If you have a disability, are blind, or are over age 65 and you also have low income and limited resources, you may qualify for Supplemental Security Income (SSI), a program run by the Social Security Administration (SSA).

If you qualify for SSI, you get monthly payments to help you pay for your basic needs. A person who is single can get up to $735 per month in benefits. In Michigan, people who qualify for SSI also get an extra payment every three months of up to $42 and automatically get Medicaid coverage.

If you get SSI benefits and start working, you'll probably end up better off financially. SSI's rules are designed to help you find work and make sure that your total income will be higher after you get a job.

This article looks in detail at SSI’s rules for adults ages 18 64. Learn more about the rules for children under 18 in DB101’s Benefits for Young People article.

Don't get SSI mixed up with other programs

Social Security has two disability benefits programs with very similar names:

  • Supplemental Security Income (SSI) gives monthly payments to people with disabilities who have low income and low resources. You do not need to have worked in the past to get SSI. SSI is explained in this article.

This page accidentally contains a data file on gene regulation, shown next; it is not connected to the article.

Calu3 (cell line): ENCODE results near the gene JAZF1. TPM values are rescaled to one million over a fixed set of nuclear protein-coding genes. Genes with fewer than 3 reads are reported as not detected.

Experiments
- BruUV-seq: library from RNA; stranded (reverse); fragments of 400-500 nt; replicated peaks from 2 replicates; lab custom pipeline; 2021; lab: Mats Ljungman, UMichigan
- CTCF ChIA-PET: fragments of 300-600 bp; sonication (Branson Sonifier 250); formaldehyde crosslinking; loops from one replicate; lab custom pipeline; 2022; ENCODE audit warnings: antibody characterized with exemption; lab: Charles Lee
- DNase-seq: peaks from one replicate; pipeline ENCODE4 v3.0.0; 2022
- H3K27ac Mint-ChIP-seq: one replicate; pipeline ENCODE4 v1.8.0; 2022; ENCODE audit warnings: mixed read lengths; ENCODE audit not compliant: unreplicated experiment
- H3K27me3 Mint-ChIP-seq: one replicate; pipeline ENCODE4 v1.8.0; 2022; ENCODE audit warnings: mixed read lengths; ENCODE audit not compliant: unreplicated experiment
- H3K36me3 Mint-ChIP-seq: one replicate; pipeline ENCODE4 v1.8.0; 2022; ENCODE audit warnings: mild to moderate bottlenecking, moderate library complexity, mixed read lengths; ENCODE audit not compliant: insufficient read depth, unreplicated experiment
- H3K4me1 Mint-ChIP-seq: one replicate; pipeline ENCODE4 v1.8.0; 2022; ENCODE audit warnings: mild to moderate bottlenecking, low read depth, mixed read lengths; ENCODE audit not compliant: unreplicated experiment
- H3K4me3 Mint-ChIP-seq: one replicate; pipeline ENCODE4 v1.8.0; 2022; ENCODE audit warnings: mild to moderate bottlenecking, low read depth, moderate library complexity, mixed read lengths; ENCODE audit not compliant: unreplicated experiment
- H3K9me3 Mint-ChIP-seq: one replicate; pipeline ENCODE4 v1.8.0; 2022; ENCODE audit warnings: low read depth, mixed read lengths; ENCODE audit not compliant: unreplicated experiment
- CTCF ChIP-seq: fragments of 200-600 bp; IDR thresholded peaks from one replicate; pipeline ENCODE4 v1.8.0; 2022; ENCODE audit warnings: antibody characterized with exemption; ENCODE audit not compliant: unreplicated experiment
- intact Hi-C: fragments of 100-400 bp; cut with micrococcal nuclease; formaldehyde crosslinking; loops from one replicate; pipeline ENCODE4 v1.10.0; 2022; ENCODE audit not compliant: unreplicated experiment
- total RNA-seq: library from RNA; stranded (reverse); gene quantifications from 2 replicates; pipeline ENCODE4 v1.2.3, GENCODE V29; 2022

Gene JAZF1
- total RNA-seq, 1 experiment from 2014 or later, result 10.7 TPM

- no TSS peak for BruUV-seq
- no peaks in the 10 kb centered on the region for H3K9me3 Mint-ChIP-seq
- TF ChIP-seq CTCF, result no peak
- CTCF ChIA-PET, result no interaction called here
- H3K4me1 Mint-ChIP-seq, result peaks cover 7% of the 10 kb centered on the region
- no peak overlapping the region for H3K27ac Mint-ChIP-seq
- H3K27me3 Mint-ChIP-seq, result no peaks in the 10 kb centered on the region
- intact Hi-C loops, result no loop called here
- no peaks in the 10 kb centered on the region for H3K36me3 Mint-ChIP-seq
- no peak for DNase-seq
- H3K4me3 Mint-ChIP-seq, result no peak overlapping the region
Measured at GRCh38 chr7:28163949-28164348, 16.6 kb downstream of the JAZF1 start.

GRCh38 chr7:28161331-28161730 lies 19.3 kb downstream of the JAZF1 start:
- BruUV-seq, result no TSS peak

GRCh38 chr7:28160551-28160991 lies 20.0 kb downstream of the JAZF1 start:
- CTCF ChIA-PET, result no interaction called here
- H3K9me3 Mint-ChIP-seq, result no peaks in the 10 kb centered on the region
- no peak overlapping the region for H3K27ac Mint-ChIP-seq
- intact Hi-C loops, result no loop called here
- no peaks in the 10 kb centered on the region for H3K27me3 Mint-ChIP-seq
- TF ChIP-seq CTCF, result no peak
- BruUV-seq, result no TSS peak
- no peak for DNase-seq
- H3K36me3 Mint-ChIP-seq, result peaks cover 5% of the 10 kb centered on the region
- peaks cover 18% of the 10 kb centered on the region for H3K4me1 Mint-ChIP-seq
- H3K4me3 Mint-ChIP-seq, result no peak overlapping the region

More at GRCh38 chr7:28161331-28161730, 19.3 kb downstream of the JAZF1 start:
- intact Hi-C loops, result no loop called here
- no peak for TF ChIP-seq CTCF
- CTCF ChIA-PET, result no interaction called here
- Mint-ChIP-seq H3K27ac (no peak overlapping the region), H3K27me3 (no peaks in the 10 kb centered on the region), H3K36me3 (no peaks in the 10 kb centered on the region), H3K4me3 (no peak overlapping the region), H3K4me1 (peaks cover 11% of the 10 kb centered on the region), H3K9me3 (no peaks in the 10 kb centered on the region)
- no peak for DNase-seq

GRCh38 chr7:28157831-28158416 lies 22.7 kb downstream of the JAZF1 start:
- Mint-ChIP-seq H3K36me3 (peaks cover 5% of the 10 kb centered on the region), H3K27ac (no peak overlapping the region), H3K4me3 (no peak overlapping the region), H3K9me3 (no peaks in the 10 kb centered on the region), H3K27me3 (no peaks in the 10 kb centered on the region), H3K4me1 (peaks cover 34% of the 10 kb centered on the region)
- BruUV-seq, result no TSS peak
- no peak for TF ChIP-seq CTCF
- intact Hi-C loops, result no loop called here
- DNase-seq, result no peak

• Social Security Disability Insurance (SSDI) gives monthly payments to people with disabilities who qualify because they used to work or have a parent who worked. Learn more in DB101’s SSDI article.

Some people qualify for both programs at the same time. If you get benefits from Social Security, but aren’t sure which ones you get, order a free Benefits Planning Query (BPQY) at your local Social Security office or by calling 1-800-772-1213 or 1-800-325-0778 (TTY).

Get Expert Help

If you have questions about SSI and need to talk with somebody, call Social Security at 1-800-772-1213 or 1-800-325-0778 (TTY) or visit your local Social Security office.

If you want to ask about how work might affect your SSI benefits, try contacting:

Watch this short video to learn more about SSI's basic rules.